- Exposure: From Snapshots to Great Shots
- Understanding Exposure: How to Shoot Great Photographs with Any Camera
- Master Photo Exposure
When it comes to exposure mistakes, which we highly recommend avoiding, many professionals would agree that it's slightly preferable to underexpose than to overexpose your image. Of course, you have very little control over the outcome if you're in a situation where you don't have the time to check your settings and you're making a transition from indoors to outdoors or vice versa.
With that said, a dark or underexposed image can be a downer, particularly if it's an interesting subject. Before we go any further, it's important to note than you can indeed save an underexposed image, but there are obvious limitations that depend on the camera's dynamic range.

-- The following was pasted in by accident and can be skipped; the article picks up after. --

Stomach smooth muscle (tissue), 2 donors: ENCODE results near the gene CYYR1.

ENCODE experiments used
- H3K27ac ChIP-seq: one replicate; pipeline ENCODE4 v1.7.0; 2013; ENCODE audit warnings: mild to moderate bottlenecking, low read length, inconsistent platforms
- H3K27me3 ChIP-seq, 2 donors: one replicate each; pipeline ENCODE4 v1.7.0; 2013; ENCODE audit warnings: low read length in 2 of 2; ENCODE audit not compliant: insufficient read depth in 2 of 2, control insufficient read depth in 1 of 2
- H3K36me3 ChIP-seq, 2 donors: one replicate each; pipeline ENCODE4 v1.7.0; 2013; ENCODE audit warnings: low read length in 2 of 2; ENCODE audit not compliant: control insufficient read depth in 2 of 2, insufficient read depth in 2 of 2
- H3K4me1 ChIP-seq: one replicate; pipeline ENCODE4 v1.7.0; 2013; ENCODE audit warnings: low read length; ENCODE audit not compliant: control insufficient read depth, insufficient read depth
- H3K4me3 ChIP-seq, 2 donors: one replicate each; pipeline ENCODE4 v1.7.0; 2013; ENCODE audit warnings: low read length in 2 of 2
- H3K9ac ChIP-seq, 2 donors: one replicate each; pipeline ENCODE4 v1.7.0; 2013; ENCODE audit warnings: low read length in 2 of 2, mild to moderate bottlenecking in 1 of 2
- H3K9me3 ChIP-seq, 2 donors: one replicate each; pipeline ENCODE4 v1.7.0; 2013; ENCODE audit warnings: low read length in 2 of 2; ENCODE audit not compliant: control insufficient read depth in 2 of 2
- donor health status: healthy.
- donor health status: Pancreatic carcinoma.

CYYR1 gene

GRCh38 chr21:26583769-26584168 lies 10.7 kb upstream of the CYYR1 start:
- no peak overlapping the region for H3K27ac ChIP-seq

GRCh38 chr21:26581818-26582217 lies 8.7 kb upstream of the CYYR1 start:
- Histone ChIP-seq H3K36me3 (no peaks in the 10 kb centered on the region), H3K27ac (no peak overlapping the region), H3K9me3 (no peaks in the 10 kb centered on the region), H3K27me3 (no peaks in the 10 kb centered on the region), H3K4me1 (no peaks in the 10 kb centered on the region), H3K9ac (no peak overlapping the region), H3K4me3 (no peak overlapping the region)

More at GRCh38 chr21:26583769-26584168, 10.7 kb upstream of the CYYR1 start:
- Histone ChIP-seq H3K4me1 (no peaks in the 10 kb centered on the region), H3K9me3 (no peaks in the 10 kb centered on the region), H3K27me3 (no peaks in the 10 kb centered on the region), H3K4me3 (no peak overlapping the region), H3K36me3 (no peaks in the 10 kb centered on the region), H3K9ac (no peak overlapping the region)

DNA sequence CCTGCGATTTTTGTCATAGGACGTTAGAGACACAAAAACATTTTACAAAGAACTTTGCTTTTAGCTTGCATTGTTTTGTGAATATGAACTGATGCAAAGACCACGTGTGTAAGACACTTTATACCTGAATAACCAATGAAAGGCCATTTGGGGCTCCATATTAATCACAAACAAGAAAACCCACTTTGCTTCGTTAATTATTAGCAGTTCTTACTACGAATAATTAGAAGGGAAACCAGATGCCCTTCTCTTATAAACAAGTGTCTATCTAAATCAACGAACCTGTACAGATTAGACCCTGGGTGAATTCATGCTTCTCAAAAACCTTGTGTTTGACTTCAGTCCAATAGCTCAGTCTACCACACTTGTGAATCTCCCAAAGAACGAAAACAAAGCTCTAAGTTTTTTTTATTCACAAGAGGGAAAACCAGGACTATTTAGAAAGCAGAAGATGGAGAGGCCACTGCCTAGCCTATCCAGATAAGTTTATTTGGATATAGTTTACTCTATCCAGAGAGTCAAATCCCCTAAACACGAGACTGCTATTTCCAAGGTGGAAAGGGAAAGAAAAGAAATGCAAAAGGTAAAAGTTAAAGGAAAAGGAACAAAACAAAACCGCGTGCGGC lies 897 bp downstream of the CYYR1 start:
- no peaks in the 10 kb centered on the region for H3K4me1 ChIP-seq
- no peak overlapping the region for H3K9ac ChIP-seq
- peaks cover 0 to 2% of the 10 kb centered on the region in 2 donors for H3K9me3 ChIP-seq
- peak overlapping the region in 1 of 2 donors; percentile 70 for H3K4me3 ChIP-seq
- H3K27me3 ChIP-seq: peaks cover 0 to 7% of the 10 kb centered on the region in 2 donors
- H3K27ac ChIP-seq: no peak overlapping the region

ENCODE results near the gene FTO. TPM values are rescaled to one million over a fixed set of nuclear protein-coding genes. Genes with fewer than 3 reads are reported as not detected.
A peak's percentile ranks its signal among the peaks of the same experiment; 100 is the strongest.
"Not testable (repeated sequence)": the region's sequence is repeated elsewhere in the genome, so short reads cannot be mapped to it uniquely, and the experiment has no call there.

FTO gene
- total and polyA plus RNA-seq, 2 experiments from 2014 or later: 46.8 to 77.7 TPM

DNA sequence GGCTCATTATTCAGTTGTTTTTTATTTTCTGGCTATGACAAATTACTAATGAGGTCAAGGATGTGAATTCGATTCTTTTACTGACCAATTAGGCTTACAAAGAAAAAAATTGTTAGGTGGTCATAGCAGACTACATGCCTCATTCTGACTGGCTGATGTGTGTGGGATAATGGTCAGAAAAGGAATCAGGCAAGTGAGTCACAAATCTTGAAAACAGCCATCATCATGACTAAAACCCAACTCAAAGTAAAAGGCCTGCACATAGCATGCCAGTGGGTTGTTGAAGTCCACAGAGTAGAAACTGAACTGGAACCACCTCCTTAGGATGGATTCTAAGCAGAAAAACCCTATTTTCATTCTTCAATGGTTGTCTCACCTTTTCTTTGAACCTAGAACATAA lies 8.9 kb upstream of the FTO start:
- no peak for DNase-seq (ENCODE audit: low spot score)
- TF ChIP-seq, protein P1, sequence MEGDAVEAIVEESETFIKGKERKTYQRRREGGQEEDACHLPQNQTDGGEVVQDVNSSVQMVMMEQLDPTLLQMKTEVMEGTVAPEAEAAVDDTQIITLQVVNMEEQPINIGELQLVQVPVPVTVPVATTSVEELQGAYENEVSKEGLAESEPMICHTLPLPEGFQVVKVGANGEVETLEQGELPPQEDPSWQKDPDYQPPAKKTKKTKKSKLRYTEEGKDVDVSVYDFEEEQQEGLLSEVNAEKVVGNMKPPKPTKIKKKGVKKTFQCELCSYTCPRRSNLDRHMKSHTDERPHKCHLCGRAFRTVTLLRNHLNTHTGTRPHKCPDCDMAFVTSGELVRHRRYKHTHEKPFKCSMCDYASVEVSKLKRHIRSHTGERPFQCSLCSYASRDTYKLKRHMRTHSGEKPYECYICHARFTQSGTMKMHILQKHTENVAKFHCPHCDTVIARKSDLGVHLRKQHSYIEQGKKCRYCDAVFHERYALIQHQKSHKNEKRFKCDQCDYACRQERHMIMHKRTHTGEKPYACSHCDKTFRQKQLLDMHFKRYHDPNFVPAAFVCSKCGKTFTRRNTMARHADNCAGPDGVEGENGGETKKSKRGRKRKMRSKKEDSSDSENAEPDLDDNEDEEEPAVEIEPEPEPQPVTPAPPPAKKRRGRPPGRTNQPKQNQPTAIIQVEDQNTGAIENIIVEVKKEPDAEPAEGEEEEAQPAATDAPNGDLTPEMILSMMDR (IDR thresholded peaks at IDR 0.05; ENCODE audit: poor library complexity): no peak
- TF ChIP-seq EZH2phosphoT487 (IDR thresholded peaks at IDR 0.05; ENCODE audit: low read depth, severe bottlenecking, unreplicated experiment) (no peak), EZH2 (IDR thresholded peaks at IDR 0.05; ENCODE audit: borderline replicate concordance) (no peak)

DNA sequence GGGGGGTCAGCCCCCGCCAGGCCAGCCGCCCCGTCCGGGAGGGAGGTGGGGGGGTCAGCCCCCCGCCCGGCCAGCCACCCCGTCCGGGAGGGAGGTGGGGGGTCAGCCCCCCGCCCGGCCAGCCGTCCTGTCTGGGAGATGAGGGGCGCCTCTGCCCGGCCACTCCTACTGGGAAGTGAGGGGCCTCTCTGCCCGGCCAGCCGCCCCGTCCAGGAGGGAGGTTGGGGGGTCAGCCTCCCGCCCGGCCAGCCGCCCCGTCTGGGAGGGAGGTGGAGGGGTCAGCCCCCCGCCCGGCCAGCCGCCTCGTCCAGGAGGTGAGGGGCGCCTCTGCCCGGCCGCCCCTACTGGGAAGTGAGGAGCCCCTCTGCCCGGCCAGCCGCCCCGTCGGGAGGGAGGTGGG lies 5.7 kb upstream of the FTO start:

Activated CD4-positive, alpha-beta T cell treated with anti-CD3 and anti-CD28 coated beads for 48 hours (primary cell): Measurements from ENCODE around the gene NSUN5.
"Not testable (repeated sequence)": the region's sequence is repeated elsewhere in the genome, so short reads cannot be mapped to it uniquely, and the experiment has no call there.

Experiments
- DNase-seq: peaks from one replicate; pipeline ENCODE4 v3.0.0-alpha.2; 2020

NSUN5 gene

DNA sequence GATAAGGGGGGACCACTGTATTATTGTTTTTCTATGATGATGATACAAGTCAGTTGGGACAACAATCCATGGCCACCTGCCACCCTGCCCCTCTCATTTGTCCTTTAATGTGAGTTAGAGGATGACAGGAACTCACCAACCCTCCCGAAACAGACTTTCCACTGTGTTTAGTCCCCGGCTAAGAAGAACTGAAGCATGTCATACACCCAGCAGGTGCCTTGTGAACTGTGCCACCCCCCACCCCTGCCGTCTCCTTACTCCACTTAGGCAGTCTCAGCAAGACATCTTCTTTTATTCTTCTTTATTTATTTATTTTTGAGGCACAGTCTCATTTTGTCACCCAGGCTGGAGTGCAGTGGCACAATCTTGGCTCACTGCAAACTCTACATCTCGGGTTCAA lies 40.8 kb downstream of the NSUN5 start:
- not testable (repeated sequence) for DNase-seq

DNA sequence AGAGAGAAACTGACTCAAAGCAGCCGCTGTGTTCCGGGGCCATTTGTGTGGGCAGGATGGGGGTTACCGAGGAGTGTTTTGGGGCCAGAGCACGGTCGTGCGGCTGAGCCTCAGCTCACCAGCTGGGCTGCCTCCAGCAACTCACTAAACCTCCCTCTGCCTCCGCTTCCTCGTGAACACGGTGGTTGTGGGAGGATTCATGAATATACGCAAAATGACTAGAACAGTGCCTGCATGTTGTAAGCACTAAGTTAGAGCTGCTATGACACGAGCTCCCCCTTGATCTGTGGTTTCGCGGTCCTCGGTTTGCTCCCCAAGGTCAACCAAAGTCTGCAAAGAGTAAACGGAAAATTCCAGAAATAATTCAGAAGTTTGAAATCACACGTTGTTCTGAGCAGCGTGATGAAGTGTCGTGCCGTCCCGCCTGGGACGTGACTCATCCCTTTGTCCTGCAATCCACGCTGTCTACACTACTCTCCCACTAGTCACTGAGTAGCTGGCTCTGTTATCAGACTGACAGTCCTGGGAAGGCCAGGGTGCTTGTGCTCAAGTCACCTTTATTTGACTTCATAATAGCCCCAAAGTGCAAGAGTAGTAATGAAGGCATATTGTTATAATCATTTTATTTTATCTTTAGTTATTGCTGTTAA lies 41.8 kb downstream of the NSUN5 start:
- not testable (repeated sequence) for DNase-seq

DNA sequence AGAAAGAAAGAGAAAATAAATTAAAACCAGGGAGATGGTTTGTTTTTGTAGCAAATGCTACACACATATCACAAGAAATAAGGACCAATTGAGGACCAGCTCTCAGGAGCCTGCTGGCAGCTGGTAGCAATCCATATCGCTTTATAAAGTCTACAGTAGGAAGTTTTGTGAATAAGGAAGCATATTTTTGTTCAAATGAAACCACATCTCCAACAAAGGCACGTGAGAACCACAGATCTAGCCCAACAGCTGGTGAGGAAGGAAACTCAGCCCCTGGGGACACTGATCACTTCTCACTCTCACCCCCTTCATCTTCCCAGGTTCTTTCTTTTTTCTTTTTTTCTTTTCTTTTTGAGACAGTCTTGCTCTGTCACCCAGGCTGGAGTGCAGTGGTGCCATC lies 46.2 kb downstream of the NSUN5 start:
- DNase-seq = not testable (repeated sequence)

Needless to say, there's no point in trying to save an underexposed image if you're shooting in JPG format.
You can use both Lightroom and Camera Raw for this purpose, but let's use the later for this example. After you import a dark image into Camera Raw, the first setting you're going to change is the exposure. There's a very common risk of going overboard and trying to make it look too bright. Bring the exposure high enough to make everything in the image visible without any effort, but keep it that way.
You're obviously going to get a lot of noise after this operation, and some photographers might be surprised to notice the presence of noise at lower ISO values such as 400 or 800. The explanation is that once you make a dramatic change in exposure, you're affecting those pixels and that will ultimately lead to some loss of image quality, but it's usually nothing that can't be fixed in Camera Raw or using other noise removal plug-ins.
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The white balance is also going to suffer, so make sure it's not too cold or too warm. Shadows and highlights will also be affected, so make sure to be extra careful if you have windows in the frame.
Here's a great tutorial from Howard Pinsky showing how he saved one of his darker images.